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We’re leaking, and everything’s fine: How and why companies deliberately leak secrets




“The evidence suggests that firms that leak secrets may be doing very well; it appears that some of the most prolific and careful leakers are also among the most profitable companies in the world” (Hannah et al. 2015)

A secret is something that is kept or meant to be kept unknown or unseen by others. We all have secrets and we have many different reasons for keeping them, but ultimately we do not want to face the consequences of having them exposed.

It’s not just individuals who have secrets. Companies also have and hold on to secrets. Competitors often seek to acquire secret information on recipes, formulas, production processes, pricing and marketing plans and anything else that provides a competitive advantage.

Why then would companies deliberately leak secrets? This question is the subject of a new paper, I have published in Business Horizons with Beedie School of Business colleagues Dave Hannah and Jan Kietzmann. Using reported examples of deliberate leaks from companies such as Apple, Enron, Toyota and Cadbury, we explore how and why companies deliberately leak their secrets. Our answer is it depends! Ultimately, a firm’s choice regarding whether or not to leak secrets involves weighing the risks of a leak against the potential returns.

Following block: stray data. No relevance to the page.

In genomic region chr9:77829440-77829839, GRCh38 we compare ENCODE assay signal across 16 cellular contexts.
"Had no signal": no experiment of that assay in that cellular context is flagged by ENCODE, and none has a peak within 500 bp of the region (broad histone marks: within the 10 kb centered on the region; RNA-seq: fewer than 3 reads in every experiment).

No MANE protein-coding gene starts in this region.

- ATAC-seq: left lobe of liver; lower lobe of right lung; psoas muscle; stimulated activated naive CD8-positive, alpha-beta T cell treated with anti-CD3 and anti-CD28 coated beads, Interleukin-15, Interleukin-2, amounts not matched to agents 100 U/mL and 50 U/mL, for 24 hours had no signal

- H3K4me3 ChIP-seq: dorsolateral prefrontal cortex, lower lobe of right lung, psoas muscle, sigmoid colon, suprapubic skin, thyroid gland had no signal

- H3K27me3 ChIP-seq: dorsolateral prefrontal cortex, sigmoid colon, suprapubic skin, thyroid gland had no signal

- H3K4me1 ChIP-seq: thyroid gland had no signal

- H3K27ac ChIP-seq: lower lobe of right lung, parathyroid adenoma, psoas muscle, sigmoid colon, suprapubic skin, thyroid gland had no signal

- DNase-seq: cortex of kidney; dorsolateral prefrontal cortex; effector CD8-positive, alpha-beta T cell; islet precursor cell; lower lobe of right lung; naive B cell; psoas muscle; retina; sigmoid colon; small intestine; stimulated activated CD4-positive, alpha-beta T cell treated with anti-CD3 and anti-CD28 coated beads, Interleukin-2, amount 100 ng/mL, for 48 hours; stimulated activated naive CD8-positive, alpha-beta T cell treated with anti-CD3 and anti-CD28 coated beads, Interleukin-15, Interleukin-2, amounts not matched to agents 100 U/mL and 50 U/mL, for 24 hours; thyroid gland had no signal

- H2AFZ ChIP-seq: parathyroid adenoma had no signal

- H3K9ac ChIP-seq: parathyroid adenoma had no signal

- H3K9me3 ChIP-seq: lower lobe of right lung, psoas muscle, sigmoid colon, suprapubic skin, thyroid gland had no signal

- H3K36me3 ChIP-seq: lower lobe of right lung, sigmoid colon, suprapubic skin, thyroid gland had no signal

To clarify the risks and returns of leaking we produce a classification (Figure 1) of four kinds of deliberate leaks (Dissembling, Misdirecting, Informing, and Provoking), based on the following two dimensions of leaks:

  1. the truthfulness of the information in the leak i.e., does the secret contain factual or concocted information
  2. the signaled intentionality of the leak i.e., is it an overt leak where the company admits it leaked the secret, or is it a covert leak where the company falsely claims the leak was a mistake or pretends not to know it has occurred.

Figure 1. A classification of deliberate leaks

Each type of leak is suited to different circumstances and brings both benefits and consequences. Our paper offers examples for each type and a decision making framework (Figure 2) to help managers determine when, whether or even how they should set about deliberately leaking information. 



Figure 2. A decision framework for why and how organizations should deliberately leak secrets

Although the framework does not eliminate the consequences of secrets leaking out, knowing what to expect can be helpful for companies. As we explain in the paper, our typology and framework offer managers a way to arrive at more informed decisions about whether or not to leak secrets. It also provides scholars with a descriptive and predictive basis to study the important organizational function of “having a leak”.

This posting is based on the research in the following article:



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